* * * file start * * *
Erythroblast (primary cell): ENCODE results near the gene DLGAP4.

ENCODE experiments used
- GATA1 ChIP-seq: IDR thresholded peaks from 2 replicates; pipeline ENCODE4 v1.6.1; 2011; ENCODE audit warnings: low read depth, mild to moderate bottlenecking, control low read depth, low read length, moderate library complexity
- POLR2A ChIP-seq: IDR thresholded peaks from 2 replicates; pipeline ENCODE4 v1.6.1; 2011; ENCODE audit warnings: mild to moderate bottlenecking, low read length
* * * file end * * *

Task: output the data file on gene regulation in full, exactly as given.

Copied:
Erythroblast (primary cell): ENCODE results near the gene DLGAP4.

ENCODE experiments used
- GATA1 ChIP-seq: IDR thresholded peaks from 2 replicates; pipeline ENCODE4 v1.6.1; 2011; ENCODE audit warnings: low read depth, mild to moderate bottlenecking, control low read depth, low read length, moderate library complexity
- POLR2A ChIP-seq: IDR thresholded peaks from 2 replicates; pipeline ENCODE4 v1.6.1; 2011; ENCODE audit warnings: mild to moderate bottlenecking, low read length